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What Are the Benefits of Marine Snow?

Some animals and plants die naturally near the ocean’s surface and decompose. The ocean floor is then covered with this biological debris or remains. The slowly dispersing debris frequently resembles snowflakes and looks almost whitish. This gradually turns into Marine Snow. Marine snow may contain feces, inorganic dust, soot, sand, and plant and animal waste.

Interestingly, ‘marine snow’ flakes can expand as they fall by clumping together. This resembles real snowflakes, which frequently group or aggregate as they drop from clouds. Marine snow is crucial in the global carbon cycle, which you will read here.

The presence of marine snow varies with seasonal variations in photosynthetic activity and ocean currents because it originates from activities occurring within the productive photic (sunlit) zone. Marine snow can be a significant food source for organisms in the aphotic (no sunlight) zone, especially for those found deep in the water column. Besides, there are other reasons for which Ocean-Based Climate Solutions Inc., a top carbon sequestration company, considers marine snow to be a boon.

The Noted Benefits of Marine Snow

Take a look at the most noted benefits rendered to the environment by marine snow.

1.    Transports Food

Marine snow transports food from the lighter surface ocean’s photosynthesis to the deeper and darker ocean. The animals and microbes that live in what we refer to as “the twilight zone” (middle layers) rely on marine snow for vital food.

2.   Absorbs Carbon Dioxide

Oceans have a large capacity to absorb carbon dioxide. The atmosphere’s carbon dioxide is reduced thanks to this process of marine snow accumulation. However, a significant amount can still stay in the ocean for about a century or a millennium before returning to the atmosphere. It might stay there for about a million years if it reaches the ocean floor. The marine snow comes into play here as it absorbs massive amounts of carbon dioxide. Thus, becoming a storehouse of trapped carbon dioxide.

3.   Acts As a Biological Pump

Physical carbon pumps, biological carbon pumps, and carbonate pumps are the three fundamental mechanisms used to raise the concentration of dissolved carbon dioxide in the ocean carbon cycle. The biological carbon pump exhibits marine snow. Organisms that build shells are connected to the carbonate pump. Carbon can end up on the ocean floor through sinking shells or marine snow.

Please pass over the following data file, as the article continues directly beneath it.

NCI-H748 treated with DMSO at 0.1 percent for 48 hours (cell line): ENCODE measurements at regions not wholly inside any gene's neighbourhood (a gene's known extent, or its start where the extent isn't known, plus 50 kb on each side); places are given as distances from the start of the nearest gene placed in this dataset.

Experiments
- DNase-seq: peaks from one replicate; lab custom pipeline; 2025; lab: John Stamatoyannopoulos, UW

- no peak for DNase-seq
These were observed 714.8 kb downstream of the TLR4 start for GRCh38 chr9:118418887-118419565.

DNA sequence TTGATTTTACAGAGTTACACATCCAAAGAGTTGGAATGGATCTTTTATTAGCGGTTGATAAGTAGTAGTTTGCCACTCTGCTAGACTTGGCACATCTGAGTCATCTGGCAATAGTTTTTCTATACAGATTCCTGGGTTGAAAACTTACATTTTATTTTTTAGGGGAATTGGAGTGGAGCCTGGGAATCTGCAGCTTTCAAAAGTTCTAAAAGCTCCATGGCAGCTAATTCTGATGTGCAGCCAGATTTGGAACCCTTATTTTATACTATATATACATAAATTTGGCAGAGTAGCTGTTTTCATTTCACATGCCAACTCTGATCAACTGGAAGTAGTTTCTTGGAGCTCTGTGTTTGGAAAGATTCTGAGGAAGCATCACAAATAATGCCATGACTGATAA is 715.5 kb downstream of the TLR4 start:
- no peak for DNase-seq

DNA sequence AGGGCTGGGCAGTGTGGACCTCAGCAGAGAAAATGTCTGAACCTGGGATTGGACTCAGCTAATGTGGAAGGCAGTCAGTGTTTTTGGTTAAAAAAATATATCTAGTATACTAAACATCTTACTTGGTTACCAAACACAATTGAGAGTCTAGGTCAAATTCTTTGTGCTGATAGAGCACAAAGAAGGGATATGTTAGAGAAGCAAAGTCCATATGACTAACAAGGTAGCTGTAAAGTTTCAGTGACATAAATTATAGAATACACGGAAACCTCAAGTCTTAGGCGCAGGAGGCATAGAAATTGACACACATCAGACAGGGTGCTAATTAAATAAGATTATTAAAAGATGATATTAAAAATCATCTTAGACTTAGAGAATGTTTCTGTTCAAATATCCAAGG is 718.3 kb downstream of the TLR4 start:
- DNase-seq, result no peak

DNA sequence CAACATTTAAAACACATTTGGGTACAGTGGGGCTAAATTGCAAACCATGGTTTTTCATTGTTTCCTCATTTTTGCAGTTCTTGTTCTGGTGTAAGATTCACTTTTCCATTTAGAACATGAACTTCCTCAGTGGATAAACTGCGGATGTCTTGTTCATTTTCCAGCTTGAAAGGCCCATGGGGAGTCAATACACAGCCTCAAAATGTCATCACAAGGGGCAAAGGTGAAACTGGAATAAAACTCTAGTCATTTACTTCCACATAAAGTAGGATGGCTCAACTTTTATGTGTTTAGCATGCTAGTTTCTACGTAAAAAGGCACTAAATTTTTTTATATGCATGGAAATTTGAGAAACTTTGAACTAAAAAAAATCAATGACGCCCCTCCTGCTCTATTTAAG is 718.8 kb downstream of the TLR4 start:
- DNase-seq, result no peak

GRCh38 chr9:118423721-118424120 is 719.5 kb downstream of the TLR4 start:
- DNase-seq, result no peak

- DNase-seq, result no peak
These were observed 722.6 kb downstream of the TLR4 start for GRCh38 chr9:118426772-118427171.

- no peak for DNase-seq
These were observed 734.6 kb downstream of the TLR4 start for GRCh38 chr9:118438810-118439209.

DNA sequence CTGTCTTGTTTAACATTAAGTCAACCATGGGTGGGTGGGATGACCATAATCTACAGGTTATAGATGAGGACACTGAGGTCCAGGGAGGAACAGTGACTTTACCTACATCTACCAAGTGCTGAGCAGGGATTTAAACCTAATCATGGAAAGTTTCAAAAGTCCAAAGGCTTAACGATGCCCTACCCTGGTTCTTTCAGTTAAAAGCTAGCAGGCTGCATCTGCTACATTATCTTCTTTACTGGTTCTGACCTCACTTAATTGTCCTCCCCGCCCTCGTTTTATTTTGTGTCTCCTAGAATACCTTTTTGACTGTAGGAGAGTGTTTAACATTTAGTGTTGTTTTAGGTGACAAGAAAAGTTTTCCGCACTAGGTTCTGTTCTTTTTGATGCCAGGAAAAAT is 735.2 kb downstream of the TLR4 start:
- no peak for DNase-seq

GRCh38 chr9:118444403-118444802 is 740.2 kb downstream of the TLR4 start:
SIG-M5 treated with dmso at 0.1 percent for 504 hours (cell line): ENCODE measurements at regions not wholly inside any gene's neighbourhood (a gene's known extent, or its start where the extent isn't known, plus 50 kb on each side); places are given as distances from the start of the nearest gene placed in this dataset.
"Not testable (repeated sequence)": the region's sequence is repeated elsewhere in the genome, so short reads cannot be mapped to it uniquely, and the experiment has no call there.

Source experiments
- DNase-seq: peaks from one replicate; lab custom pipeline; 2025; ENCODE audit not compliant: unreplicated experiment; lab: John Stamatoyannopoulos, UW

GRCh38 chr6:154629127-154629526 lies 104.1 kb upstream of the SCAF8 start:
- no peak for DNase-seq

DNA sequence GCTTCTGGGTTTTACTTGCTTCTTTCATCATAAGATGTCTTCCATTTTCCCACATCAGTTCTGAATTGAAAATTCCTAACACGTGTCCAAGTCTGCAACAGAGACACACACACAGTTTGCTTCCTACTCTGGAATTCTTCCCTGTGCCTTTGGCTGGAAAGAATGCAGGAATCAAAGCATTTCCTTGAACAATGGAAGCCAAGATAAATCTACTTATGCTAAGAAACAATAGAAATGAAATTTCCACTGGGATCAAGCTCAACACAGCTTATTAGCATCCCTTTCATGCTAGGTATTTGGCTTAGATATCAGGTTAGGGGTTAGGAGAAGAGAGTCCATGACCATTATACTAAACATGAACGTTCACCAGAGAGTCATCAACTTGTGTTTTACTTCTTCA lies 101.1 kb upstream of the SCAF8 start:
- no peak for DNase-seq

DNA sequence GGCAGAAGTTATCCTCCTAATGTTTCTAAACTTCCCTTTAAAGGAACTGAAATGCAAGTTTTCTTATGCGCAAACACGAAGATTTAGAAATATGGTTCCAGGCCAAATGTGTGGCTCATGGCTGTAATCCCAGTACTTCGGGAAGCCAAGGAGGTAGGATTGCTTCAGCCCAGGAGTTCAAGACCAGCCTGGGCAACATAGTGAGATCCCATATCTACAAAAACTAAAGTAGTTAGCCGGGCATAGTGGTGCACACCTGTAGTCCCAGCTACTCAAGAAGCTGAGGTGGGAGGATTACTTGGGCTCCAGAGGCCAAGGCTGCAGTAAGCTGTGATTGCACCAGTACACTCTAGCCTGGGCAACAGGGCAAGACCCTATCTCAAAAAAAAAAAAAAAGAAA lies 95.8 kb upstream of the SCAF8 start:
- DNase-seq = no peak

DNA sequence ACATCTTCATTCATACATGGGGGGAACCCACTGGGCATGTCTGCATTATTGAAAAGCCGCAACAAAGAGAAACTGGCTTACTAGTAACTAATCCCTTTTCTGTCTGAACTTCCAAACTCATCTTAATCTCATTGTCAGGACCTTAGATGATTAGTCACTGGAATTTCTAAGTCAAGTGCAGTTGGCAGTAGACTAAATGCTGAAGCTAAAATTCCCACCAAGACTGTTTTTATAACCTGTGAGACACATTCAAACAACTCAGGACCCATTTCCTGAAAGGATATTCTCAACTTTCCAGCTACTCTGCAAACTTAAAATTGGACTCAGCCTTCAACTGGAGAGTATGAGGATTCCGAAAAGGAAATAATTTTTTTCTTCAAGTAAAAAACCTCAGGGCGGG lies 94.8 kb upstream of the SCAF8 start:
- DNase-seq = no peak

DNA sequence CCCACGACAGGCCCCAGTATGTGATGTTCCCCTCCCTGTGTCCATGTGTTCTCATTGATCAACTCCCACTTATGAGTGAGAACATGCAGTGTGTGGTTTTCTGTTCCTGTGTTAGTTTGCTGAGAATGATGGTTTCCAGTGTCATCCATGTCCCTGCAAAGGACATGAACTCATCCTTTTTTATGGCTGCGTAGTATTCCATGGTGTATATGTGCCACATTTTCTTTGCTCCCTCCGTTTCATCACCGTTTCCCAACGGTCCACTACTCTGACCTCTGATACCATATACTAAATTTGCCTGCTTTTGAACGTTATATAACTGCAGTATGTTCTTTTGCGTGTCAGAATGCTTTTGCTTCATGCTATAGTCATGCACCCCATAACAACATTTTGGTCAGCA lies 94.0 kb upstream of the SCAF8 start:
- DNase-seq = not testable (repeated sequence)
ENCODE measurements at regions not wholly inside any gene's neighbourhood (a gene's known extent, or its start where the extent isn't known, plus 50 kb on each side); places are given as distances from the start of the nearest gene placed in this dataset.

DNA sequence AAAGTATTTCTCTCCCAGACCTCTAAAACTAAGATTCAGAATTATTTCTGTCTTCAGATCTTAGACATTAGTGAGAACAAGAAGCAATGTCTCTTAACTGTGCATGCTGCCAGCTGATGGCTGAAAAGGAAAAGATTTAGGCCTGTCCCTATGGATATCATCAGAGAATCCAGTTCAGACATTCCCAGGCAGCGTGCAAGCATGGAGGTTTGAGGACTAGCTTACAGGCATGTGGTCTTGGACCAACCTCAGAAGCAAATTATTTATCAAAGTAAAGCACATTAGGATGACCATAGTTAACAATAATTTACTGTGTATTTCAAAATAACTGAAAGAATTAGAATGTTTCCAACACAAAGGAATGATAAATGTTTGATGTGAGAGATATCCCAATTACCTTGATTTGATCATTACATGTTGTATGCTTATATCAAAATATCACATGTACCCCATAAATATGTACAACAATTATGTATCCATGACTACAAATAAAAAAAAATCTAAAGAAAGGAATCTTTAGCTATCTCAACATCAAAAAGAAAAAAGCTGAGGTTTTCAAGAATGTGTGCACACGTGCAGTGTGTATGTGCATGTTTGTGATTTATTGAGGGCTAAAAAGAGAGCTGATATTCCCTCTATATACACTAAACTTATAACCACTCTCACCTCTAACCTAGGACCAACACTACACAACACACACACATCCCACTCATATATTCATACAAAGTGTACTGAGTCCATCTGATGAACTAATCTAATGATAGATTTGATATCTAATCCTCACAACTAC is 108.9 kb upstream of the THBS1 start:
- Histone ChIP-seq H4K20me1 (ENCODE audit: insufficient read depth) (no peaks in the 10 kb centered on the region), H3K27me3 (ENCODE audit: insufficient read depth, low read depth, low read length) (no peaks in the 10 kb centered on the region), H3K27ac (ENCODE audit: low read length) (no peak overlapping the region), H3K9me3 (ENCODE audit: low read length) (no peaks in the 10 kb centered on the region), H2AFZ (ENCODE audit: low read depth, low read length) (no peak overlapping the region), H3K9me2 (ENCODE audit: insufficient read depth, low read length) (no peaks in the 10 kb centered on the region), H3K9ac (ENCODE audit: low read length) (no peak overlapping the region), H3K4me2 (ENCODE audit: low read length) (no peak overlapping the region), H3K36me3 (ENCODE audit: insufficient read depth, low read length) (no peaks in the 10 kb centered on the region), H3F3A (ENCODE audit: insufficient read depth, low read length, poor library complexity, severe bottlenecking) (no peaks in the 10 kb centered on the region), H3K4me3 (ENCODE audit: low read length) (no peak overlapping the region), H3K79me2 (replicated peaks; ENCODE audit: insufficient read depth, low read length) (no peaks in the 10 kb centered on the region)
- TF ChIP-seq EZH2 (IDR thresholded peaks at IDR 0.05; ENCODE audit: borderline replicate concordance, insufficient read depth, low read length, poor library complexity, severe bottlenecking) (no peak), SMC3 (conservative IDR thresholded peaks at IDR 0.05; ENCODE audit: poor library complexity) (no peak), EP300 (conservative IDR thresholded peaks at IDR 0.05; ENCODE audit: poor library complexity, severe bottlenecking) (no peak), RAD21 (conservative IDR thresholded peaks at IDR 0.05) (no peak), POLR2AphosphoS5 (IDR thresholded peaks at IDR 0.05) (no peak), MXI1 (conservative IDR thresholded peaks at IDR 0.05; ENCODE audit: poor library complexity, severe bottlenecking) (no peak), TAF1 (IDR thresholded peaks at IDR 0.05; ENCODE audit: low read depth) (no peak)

Carbon transported by the biological pump as marine snow into the deep ocean can stay out of contact with the atmosphere for more than a thousand years due to the ocean’s thermohaline circulation’s relatively long residence time. For rather long timescales associated with ocean circulation, the inorganic nutrients, as well as the dissolved carbon dioxide that are ultimately formed from the decomposition of the marine snow, are successfully secluded from the surface ocean.

As a result, several geoengineering plans to increase ocean carbon sequestration are based on increasing the amount of marine snow which reaches the deep ocean. Increased production of organic material in the surface ocean is the goal of ocean nutrition and iron fertilization, which will also result in more marine snow falling into the deep sea. These efforts have not yet resulted in long-lasting fertilization that efficiently removes carbon from the system.

4.    Forms a Primary Source of Energy

Marine snow forms a primary energy source for all organisms that do not get sunlight. Therefore, even when the remains and dead of the creatures remain on the seafloor, they do not go to waste. They continue to be necessary to several deep-sea creatures that fail to receive the required energy.

5.    Cools Down the Earth’s Atmosphere

One of the primary chemical components of living things is carbon, which causes an ever-increasing layer of carbon on the ocean floor. On Earth, this layer of the deep sea holds tons of carbon. Land-dwellers are starting to wonder what role underwater debris can play as an increase in atmospheric carbon is causing temperatures to rise. However, the formation of marine snow has grown over the past 50 million years, absorbing carbon and cooling Earth’s climate.

Final words:

Ocean-Based Climate Solutions Inc., one of the most ambitious CO2 sequestration companies, finds it amazing how the accumulation of marine snow contributes to its carbon removal projects. The company aims to remove carbon dioxide from the atmosphere and sink it into the ocean waters. At times, the carbon dioxide from the marine snow might also be churned up by giant oceanic creatures like blue whales along with the nutrients. The phytoplankton use this carbon dioxide, sunlight, and nutrients available in the marine waters to produce food. As a result, they give out fresh oxygen as a part of photosynthesis, contributing to reversing climate change.